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Physicians warn against wintertime over-exertion

01/16/2017
Uniontown Hospital Emergency Department Medical Director Dr. Surabhi Gaur

By Olivia Goudy

Herald-Standard

Snow shoveling and ice removal are necessary evils of the serene, winter season.

In doing so, however, local health experts are advising shovelers to be careful and listen to their bodies, rather than over­exerting themselves.

“Just because it’s a chore doesn’t mean you have to do it for three hours straight,” said Surabhi Gaur M.D., medical director at the Uniontown Hospital’s Emergency Department.

Instead, Gaur recommends the cardio­heavy activity be done in 20­ to 30 ­minute increments.

“Don’t be out for long periods of time,” she said. Gaur also recommended drinking water frequently. “You might not feel hot, but you’re still losing fluid,” Gaur said. “You can get dehydrated even when it’s not hot out.”

Tim Hohman, a nurse practitioner in Finleyville working with the Monongahela Valley Hospital, said the strenuous activity can place undue stress on the human heart. Snow removal can be especially dangerous if you do not exercise regularly, he said.

“Be aware of what your body is telling you,” Gaur said. “It’s not normal for you to have chest pains after shoveling snow. It could be more than muscle strain or tiredness.”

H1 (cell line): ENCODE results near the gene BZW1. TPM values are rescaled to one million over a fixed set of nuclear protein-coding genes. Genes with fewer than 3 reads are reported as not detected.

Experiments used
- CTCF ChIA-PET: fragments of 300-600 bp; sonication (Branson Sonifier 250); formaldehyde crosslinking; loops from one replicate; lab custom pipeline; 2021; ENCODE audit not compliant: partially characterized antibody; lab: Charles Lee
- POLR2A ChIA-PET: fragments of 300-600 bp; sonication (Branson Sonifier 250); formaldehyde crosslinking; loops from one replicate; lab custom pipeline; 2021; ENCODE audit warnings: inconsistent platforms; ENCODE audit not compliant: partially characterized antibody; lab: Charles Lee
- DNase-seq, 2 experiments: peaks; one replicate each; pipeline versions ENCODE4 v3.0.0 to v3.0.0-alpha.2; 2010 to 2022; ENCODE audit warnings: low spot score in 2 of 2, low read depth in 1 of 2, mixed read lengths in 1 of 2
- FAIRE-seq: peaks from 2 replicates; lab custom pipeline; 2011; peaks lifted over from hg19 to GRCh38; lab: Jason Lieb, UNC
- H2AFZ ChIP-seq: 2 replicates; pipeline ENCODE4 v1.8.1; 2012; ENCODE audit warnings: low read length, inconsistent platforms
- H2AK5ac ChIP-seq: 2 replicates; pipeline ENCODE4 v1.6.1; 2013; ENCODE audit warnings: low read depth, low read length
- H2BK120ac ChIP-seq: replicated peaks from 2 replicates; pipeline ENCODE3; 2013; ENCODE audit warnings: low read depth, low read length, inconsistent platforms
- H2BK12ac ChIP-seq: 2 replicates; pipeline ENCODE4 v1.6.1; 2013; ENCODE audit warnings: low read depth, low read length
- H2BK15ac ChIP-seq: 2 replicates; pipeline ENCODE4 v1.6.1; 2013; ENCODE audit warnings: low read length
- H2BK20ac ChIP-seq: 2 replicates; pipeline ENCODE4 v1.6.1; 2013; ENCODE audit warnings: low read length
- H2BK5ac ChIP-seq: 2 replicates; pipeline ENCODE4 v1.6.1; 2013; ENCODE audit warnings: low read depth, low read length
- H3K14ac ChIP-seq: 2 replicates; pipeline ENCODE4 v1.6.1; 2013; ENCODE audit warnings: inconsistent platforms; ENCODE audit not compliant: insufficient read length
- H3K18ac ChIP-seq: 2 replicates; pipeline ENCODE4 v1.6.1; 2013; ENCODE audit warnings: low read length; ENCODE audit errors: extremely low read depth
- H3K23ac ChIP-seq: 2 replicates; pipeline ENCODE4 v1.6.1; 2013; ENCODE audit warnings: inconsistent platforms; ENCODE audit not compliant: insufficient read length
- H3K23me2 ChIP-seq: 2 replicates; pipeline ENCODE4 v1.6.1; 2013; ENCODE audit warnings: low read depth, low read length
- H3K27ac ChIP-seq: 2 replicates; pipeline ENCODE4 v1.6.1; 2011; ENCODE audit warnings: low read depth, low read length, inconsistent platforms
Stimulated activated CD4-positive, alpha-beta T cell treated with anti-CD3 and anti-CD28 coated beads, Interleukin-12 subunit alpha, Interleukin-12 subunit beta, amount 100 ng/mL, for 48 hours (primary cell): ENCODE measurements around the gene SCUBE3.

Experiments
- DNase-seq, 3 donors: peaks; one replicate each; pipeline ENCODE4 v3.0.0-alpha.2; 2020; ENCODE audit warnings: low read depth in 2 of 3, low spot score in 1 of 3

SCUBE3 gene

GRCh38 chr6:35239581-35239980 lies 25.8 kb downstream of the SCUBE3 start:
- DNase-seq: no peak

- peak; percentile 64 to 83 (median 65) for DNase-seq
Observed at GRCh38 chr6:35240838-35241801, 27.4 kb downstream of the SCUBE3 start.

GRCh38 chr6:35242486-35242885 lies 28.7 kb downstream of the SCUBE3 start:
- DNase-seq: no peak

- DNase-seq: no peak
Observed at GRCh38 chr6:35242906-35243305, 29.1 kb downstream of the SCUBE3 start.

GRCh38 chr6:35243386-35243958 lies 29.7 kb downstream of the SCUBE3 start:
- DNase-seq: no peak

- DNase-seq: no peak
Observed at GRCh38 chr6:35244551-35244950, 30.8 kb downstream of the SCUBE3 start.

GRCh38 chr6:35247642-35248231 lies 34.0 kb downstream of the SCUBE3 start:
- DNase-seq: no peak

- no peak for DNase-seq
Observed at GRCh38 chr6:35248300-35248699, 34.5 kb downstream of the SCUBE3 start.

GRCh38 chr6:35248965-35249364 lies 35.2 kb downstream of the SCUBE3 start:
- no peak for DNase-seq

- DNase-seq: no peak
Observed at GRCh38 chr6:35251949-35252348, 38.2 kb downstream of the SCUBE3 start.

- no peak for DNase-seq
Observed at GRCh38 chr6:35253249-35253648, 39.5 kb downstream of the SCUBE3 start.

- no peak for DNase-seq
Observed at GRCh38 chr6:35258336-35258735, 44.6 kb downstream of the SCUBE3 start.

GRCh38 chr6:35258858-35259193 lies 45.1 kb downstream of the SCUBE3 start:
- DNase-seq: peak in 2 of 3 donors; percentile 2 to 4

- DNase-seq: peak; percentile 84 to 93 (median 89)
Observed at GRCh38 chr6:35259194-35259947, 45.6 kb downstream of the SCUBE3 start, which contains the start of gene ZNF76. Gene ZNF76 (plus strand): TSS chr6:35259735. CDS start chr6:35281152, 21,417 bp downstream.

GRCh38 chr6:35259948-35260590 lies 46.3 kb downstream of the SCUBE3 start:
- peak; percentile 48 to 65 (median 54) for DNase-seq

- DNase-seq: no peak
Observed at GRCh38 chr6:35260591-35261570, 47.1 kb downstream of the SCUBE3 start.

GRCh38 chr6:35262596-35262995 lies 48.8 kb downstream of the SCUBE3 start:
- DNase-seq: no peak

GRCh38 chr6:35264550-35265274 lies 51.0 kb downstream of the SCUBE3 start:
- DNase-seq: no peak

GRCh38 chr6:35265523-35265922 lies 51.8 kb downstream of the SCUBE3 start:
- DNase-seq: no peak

Gaur noted being aware of the environment that could cause those who are outdoors to fall and injure themselves or be exposed to the frigid temperatures for too long.

More than 158,000 people were treated in emergency rooms, doctors’ offices and clinics for injuries that happened while shoveling or removing ice and snow manually, Hohman said, citing a U.S.Consumer Product Safety Commission report for 2015.

At Uniontown Hospital, though there haven’t been many snow­ related injuries yet, snowstorms typically bring a number of slip injuries and motor vehicle collisions, Gaur said.

“We don’t see anything catastrophic,” she said.

The CPSC report said the most common injuries were sprains, back and shoulder strains, lacerations and finger amputations.

“Be careful. If you slip and break a wrist or ankle, you’re out of commission for six weeks,” Gaur said.

Gaur recommended planning ahead and timing activities appropriately to avoid shoveling in the dark, or on solid ice when salting it ahead of time could have prevented ice buildup. For the older population, Gaur said there’s nothing wrong with “relying on friends and neighbors, or professional services, for those types of chores.”

“In the end, you’re better off with a driveway full of snow than suffering a bone injury or something worse like a heart attack,” she said.

Instead, the CPSC advised shovelers to start early, clearing snow often especially if a large snowfall is expected. Officials also recommended warming up muscles for 10 minutes prior to the vigorous outdoor activity, and pacing yourself with frequent breaks and knowledge of proper lighting techniques.

“Try to push the snow instead of lifting it,” they said. “If you must lift, do it properly.”

They recommended shovelers squat with their legs apart, knees bent and back straight and instead lifting with their legs while not bending at the waist.

“Holding a shovelful of snow with your arms outstretched puts too much weight on your spine,” they wrote. “Never remove deep snow all at once — this is particularly important in the case of heavy, wet snow. Do it in pieces.”

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